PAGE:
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Old 01-08-12, 08:55 AM   #21
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The number one rule for scavenging heat from flue gases is "prior complete combustion". This means burning hot with excess air. Creosote is the result of poor combustion. Heat-Booster systems now have an integrated catalytic combustor for "polishing" flue gases prior to entering heat exchanger tubes. This reduces frequency of cleaning. Any old woodstove can be operated with 85% thermal efficiency.
Water heating with woodstoves can be very dangerous if not done right. The water heating systems developed by Heat-Booster are inherently safe as they do not expose water to excessive temperatures, even during power failures. Most of the heat from a woodstove can now be transfered to water in a safe way. Patent application will be submitted in the very near future. Follow developments at Heat Recovery Systems - Solar & Wood

Another development is our low cost solar heat collector. Use as roofs, walls and fences. No liquids in collectors. Heat space or water. A version of the collector will combine solar heat with solar PV in one panel. Panels can be installed as walls, roofs and fences. These panels will be real game changers as installed cost is greatly reduced, providing a reasonable pay-back period without subsidies with $OPM.

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Old 01-17-12, 09:02 AM   #22
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Back in my days as a foundry worker, I operated a natural gas fluidized-bed calciner furnace which ran at a constant 1500F. It was equipped with cross-flow exhaust heat recuperators that heated the incoming combustion air from the exhaust being drawn out of the furnace. They were basically stainless steel boxes with tubes for the exhaust to flow through. The combustion air was introduced to the bottom half of the side of the outer box, where it was forced across the bottom half of the tubes by a divider, then up and back across the upper half of the tubes, where it exited to the insulated hi-temp combustion air pipes. Once the recuperator temp reached about 500F it had sort of a turbocharging effect on the furnace temp, making it rise very quickly from 1000F to 1500F. The combustion air exiting the recuperators was usually 450F to 700F during normal operation. The combustion air was responsible for not only providing oxygen for the natural gas to burn, but also fluidizing (bubbling) the sand inside the furnace.

I'm sure some of you can see by now how this could be implemented on a wood stove. My idea is to use an air-to-air HX to preheat the combustion air from the flue gases. The most practical method is to put metal studs in a section of 6" stovepipe, surrounding that with a section of 8" duct. A divider should be run down the pipe on both sides so that fresh intake air from outside comes in one end, runs down the length of the HX, then moves across and up the other side of the pipe to the outlet on the same end as the inlet. The flue pipe up to the HX, the HX itself, and the heated combustion air should all be insulated. I would simply remove the ash pan on the bottom of the stove and make an insert in the end of the combustion air duct to fit inside the opening, able to be moved out of the way for removal of ash. Also, a damper would be located in the combustion air duct somewhere close to the stove to control firing.

The goal is to get the combustion air entering the stove to 400F, which should be sufficient to activate pyrolysis of the fuel on contact, creating the "turbocharging" effect that I'm looking for.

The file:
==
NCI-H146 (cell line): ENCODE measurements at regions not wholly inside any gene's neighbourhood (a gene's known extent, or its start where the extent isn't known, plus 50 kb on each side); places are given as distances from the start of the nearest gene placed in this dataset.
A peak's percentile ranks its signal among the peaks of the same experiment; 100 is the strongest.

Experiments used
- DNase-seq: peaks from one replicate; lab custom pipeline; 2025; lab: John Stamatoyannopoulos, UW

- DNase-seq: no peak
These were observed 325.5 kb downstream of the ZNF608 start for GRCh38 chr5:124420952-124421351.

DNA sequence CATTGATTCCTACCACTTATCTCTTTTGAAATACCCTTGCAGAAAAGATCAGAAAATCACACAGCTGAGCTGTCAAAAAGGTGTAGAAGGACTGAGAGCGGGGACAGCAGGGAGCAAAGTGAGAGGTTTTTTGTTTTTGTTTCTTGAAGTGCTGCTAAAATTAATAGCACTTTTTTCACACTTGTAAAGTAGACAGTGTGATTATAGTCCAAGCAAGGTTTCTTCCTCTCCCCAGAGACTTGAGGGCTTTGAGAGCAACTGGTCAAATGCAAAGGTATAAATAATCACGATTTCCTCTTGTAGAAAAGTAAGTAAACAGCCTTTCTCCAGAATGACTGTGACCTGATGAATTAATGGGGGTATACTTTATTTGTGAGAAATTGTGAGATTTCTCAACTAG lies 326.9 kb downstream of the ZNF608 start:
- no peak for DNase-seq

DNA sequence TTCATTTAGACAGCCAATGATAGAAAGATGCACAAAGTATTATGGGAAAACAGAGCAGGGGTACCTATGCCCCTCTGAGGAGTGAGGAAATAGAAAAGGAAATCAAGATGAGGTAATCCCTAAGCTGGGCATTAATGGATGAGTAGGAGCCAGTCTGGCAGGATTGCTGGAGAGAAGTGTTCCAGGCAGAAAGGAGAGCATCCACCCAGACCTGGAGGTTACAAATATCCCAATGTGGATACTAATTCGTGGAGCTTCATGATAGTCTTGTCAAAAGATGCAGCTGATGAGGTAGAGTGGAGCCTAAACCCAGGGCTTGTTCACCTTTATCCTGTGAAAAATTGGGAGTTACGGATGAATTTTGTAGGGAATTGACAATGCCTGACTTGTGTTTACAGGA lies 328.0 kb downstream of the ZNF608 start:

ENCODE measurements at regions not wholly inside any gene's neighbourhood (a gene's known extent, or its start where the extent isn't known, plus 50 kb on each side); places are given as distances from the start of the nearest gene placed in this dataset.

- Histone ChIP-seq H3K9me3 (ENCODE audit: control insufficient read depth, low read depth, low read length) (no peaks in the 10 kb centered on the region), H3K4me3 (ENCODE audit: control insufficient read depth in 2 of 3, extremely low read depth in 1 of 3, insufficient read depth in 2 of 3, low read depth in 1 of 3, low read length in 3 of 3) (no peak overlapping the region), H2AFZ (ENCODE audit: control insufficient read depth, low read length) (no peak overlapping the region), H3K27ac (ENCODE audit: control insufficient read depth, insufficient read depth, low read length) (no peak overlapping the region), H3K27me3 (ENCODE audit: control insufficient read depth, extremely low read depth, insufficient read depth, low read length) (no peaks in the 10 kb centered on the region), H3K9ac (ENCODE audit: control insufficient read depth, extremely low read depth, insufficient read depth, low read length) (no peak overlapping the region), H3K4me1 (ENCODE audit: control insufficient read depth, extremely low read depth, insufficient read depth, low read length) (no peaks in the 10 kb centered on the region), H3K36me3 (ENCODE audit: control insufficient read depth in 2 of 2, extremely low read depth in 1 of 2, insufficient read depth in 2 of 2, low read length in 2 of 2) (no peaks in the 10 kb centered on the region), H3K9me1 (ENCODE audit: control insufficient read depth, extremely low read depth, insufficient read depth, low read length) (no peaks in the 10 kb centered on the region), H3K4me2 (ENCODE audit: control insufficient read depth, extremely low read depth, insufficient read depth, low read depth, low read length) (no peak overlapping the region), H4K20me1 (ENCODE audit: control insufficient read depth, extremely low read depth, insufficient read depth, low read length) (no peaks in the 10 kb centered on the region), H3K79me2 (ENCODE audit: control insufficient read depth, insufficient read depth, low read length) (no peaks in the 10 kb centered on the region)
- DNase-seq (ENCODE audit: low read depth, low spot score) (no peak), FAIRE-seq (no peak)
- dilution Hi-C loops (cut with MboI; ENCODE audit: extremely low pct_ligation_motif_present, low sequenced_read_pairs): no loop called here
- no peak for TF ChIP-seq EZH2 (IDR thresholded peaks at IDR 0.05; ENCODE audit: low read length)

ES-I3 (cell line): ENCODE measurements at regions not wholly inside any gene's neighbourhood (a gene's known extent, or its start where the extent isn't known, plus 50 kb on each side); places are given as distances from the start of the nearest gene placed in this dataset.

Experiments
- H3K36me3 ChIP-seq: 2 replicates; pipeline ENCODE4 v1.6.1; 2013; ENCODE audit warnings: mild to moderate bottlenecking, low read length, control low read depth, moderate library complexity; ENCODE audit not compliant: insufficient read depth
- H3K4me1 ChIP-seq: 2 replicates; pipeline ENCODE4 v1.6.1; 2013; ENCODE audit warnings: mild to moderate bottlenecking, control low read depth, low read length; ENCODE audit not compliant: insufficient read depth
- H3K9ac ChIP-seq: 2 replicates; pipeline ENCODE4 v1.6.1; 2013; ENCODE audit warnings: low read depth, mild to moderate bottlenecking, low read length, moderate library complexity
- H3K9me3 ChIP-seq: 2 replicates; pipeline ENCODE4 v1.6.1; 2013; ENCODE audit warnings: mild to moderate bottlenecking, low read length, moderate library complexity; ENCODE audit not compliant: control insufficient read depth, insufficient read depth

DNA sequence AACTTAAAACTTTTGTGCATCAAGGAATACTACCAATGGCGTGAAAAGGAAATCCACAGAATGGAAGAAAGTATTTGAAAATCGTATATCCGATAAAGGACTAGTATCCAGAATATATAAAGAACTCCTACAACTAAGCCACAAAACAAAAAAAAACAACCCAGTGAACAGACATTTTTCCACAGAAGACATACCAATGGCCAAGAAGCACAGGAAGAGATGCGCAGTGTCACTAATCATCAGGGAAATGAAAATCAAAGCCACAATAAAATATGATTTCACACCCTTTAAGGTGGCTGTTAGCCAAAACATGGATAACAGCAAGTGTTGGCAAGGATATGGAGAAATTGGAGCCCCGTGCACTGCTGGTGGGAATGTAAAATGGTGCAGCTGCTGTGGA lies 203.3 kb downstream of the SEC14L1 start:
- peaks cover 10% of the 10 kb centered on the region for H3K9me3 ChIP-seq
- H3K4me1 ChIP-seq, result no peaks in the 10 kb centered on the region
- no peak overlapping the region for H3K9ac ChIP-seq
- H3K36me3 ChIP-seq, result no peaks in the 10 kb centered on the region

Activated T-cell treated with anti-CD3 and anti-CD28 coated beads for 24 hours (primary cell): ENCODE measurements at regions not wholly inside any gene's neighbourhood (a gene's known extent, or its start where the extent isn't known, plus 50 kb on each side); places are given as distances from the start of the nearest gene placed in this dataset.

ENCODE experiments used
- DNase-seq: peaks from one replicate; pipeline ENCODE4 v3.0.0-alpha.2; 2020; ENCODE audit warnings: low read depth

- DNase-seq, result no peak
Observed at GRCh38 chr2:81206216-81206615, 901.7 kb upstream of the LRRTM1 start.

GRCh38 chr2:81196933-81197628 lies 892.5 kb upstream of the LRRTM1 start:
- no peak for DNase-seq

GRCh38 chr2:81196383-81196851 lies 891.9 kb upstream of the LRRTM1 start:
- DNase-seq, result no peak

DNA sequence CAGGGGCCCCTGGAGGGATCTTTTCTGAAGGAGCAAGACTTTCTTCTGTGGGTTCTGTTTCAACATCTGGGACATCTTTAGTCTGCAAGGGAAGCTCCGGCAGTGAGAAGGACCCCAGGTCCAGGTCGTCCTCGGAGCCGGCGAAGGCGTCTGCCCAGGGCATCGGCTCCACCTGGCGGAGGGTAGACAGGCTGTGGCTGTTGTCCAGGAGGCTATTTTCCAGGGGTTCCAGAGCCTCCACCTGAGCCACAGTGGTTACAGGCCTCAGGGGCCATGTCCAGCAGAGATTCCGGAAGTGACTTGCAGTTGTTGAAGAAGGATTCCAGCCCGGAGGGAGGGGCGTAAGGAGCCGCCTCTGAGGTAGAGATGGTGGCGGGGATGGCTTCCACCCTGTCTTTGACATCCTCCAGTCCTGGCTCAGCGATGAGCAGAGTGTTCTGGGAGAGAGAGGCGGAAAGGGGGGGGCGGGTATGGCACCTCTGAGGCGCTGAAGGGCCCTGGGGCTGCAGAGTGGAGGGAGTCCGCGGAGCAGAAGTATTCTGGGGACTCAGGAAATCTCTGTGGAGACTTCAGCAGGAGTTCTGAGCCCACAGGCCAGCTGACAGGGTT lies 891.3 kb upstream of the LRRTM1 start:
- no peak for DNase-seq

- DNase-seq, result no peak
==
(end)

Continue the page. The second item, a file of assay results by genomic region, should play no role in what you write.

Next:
I like the aforementioned expansion chamber idea too. Maybe that could be a use for the extra 55 gal. drum that's been sitting in the garage . The HX could be mounted between the stove and expansion chamber. I'm thinking that after that the exhaust should be pretty well cooled down. Any creosote buildup due to low temps should happen in the expansion chamber and not in the flue beyond that point, hopefully.
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Old 01-22-12, 06:22 AM   #23
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EPA type wood stoves introduce pre-heated secondary air to facilitate combustion of combustible gases and particulate matter that otherwise would become smoke and "creosote". Heat is taken from firebox, not flue gases. High temperatures and excess oxygen are required for complete combustion. It is probably easier to use the EPA method for wood stoves.
Myself, I would like to use some forced air to create some turbulence in the firebox. This air could be pre-heated using flue gases.
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Old 01-22-12, 08:15 AM   #24
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I have been toying with the idea of adding secondary air to this woodstove, it has no damper in the firebox door like most do. There seems to be more than enough area from the open bottom grate to provide both primary and secondary air for the fire. What about putting the expansion barrel right behind the stove so that the firebox exhausts directly into the expansion barrel? The primary air pipe could run right through the barrel, preheating it directly from the exhaust gases. A secondary air pipe could be run through the barrel to discharge directly into the exhaust from the stove. That way, if the exhaust is hot enough, secondary burn could take place inside the expansion barrel. Instead of damping down the flue, secondary air could just be opened up more when the flue temperature heats up. Hotter flue temp = more secondary air = hotter primary air. Primary air could be used solely to control the primary burn in the stove.
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Old 02-25-12, 07:49 PM   #25